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AM News Brief: Payson Cannabis Pharmacy, Washington County Second Amendment Sanctuary & Missing And Murdered Indigenous Women’s Day

Photo of Theda New Breast with missing persons sign.
Nate Hegyi / KUER
Wednesday, May 5, marks Missing and Murdered Indigenous Women and Girls Awareness Day across the United States. This story and more in the Wednesday morning news brief.

Wednesday morning, May 5, 2021


Utahns And Student Debt Forgiveness

Roughly 300,000 people in Utah are paying off student loans, according to an analysis from the loan advising website Student Loan Hero. President Joe Biden wants to wipe away at least some of it with a plan to cancel $10,000 of loans for borrowers nationwide. If he does, about 37% of Utahns with student debt would see it erased entirely — the second-highest proportion of borrowers in the country, the analysis found. University of Utah business professor and higher education finance researcher Marshall Steinbaum said debt forgiveness helps individuals and the broader economy by freeing up money for people to spend. He also disagrees with the argument that cancelling loans would only help a relatively privileged group of people, as more people from diverse backgrounds and low-income families have attended college in recent years. Read the full story. — Jon Reed

Northern Utah

Woman Found After More Than Five Months

A 47-year-old Utah woman who went missing in November has been discovered alive at a campsite near Provo. Utah County officials said she was found living in a tent and was taken to the hospital. Utah County Sheriff's Sergeant Spencer Cannon said the woman was underweight and weak but otherwise uninjured. She had relied on grass, moss and water from a nearby river during the five months she was missing. A statement from the sheriff's office said that she may be struggling with mental health challenges and her disappearance was intentional. — Associated Press

Central/Southern Utah

Payson Medical Cannabis Pharmacy

A medical cannabis pharmacy has opened in Payson, Utah — the third in Utah County and right now the southernmost pharmacy in the state. It’s called “Pure Utah Payson,” and operators said it is focused on serving Utah County and the southern and central parts of the state. That now makes 11 medical cannabis pharmacies in Utah. The state has licensed 14 total — including ones in Cedar City and St. George which have not opened yet. Patients must have a medical cannabis card from a qualified provider to buy cannabis from Utah pharmacies. — Elaine Clark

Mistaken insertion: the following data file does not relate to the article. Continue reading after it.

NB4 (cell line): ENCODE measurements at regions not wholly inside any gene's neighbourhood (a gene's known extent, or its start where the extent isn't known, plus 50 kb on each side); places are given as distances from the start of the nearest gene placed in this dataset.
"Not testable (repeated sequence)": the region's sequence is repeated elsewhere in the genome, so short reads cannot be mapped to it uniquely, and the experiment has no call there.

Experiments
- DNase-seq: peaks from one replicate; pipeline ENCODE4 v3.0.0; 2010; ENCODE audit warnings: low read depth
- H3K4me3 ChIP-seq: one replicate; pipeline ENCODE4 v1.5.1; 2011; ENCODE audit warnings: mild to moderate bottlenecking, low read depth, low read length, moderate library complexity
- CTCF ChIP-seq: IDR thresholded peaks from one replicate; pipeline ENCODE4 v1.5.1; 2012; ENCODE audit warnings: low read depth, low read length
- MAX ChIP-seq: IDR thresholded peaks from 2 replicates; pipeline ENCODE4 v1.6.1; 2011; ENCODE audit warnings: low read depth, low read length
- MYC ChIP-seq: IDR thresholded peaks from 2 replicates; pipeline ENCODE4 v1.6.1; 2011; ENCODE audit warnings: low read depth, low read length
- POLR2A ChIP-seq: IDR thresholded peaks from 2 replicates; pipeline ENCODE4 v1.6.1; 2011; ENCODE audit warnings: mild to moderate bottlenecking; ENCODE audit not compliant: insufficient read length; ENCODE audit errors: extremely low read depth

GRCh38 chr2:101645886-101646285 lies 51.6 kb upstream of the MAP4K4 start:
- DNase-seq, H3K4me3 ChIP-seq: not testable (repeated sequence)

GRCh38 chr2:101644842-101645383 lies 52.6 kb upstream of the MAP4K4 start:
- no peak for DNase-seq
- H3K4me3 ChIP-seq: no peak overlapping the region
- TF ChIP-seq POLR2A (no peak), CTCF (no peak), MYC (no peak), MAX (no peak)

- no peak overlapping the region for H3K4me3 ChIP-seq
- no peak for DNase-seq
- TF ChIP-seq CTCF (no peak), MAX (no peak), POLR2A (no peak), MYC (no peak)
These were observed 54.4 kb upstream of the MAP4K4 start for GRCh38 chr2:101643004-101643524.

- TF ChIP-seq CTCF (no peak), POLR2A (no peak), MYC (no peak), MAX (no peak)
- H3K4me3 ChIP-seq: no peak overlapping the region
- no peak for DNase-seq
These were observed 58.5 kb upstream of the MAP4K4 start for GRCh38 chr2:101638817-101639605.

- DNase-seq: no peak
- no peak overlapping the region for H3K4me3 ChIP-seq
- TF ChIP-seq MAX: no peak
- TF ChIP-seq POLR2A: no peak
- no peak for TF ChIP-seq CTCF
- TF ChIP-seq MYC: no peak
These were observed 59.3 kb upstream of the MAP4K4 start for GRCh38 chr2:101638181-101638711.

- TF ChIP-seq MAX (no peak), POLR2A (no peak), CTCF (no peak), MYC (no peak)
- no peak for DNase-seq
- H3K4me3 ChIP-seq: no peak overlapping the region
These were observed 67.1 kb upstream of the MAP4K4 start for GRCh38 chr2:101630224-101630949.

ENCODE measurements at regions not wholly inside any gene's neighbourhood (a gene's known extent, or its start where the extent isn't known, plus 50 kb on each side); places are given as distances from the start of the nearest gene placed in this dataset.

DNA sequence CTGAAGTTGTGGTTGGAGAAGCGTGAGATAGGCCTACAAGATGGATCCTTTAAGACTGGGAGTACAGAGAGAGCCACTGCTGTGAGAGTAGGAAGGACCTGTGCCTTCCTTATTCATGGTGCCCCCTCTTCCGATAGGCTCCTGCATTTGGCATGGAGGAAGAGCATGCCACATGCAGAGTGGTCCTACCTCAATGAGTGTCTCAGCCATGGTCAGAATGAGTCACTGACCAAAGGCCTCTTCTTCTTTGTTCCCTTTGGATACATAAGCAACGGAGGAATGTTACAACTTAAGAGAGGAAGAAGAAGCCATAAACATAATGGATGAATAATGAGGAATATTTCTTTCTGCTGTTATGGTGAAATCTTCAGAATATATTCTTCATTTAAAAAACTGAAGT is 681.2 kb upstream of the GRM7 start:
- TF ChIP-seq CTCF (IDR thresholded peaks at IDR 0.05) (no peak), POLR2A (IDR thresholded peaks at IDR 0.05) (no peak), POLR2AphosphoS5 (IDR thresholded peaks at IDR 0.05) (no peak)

Washington County — Second Amendment Sanctuary

Washington County has declared itself a sanctuary for constitutional rights and freedoms. County commissioners said they’re concerned about government actions, especially when it comes to the Second Amendment and public health orders. Commissioner Victor Iverson said Washington County is a place where individual’s rights are protected, but he also encouraged citizens to be alert. The commission passed the resolution at its meeting Tuesday. Last month, neighboring Iron County created a Constitutional Defense Council, which will review federal and state laws. — Lexi Peery, St. George


Remembering Missing And Murdered Indigenous People

Wednesday, May 5, marks Missing and Murdered Indigenous Women and Girls Awareness Day across the United States. Sex trafficking is one of the main ways Indigenous women go missing and murdered in Utah, according to Yolanda Francisco-Nez. She directs a tribal coalition in Utah called Restoring Ancestral Winds. “We have individuals who will often call our organization who are desperate for help, who have been solicited by a non-Native American male who has brought them into the urban setting and has sold their bodies for sex,” she said. Restoring Ancestral Winds is holding two virtual events Wednesday to raise awareness about MMIW. They will focus on resources for finding missing people and statewide efforts to address the issue. Both events are open to the public. — Kate Groetzinger, Bluff

Wildfires Means Lower Air Quality

University of Utah researchers published a study April 30 which draws a link between wildfire smoke and declining air quality in the region. Lead author Kai Wilmot of the Department of Atmospheric Sciences analyzed data from the last two decades in urban centers across the American West to highlight the human impact of wildfire smoke. Wilmot said with more and more people moving to the Mountain West, the likelihood of fire increases. That means meeting air quality standards will be a challenge for the region in the next 15 years. — Robyn Vincent, Mountain West News Bureau

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